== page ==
Mr Benjamin Hibberd
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Allegation (as amended)
Whilst registered as a Practitioner Psychologist with the Health and Care Professions Council and during the course of your employment with Hertfordshire County Council, you;
1. Between 1 September 2017 and 1 March 2018, undertook consultancy work for Key Change Resources and you:
a. Undertook this work without informing Hertfordshire County Council
b. Undertook some of this work while you should have been working for Hertfordshire County Council
2. Having submitted a ‘Multiple Employment Declaration Form’ to Hertfordshire County Council dated 1 March 2018, you continued to undertake secondary paid employment on three occasions with Key Change Resources Limited without this application being approved and/or the form having been rejected.
3. Between January 2017 and January 2018, falsified travel expense claims which amounted to an overpayment of approximately £668.00.
4. The matters described in particulars 1b, 2 and 3 amount to dishonesty.
5. The matters described in particulars 1 - 4 constitute misconduct.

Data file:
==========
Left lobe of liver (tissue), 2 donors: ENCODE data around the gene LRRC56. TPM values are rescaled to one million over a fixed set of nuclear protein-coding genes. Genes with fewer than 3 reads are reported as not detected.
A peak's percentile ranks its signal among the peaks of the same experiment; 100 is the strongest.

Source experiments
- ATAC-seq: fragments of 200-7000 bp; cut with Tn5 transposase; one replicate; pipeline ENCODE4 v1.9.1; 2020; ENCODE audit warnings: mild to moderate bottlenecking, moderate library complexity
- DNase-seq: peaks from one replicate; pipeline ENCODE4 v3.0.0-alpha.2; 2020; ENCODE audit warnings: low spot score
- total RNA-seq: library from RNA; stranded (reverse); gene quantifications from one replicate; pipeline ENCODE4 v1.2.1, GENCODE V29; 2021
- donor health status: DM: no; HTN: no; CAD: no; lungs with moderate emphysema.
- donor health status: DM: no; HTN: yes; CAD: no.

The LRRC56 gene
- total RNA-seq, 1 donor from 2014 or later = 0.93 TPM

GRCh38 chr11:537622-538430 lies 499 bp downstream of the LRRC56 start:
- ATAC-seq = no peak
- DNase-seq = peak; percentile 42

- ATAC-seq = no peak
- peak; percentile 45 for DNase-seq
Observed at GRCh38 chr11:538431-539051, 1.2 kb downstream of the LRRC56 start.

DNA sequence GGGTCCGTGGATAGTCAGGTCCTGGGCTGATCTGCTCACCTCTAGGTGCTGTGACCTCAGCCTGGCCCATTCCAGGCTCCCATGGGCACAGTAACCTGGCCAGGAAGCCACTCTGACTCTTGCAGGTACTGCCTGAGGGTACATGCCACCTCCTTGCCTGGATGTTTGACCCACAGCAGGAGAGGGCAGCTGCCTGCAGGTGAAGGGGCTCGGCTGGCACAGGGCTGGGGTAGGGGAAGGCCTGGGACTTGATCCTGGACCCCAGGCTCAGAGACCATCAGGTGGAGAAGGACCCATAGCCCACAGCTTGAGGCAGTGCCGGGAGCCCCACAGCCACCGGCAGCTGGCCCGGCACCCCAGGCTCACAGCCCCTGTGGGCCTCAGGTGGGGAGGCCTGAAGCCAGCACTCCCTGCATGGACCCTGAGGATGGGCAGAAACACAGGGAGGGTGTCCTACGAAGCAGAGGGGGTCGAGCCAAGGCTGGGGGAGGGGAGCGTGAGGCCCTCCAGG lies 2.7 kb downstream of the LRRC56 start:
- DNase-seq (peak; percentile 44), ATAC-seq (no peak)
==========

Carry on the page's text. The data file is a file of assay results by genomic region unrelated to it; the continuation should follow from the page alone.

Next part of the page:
6. By reason of your misconduct your Fitness to Practise is impaired.
Service of Notice of Hearing
1. This hearing has been conducted by video conference and the Registrant has participated in the hearing and has been represented by Ms Sleeman, of Counsel. There were no issues regarding service of the notice of hearing.
Amendments to the Allegation
2. On behalf of the HCPC, Ms Constantine applied for permission to make amendments to the Allegation. She submitted that the proposed amendments did not change the substance of the Allegation but simply ensured that the Allegation more correctly reflected the supporting evidence. There was no objection on the part of the Registrant. The Panel took into account that the Registrant had been on notice since December 2019 that such an application would be made and was satisfied that the proposed amendments were corrections to minor typographical errors in the Allegation as originally drafted. To allow the proposed amendment would cause no prejudice to the Registrant and was fair. The application to amend was granted and the Allegation in its amended form is shown above.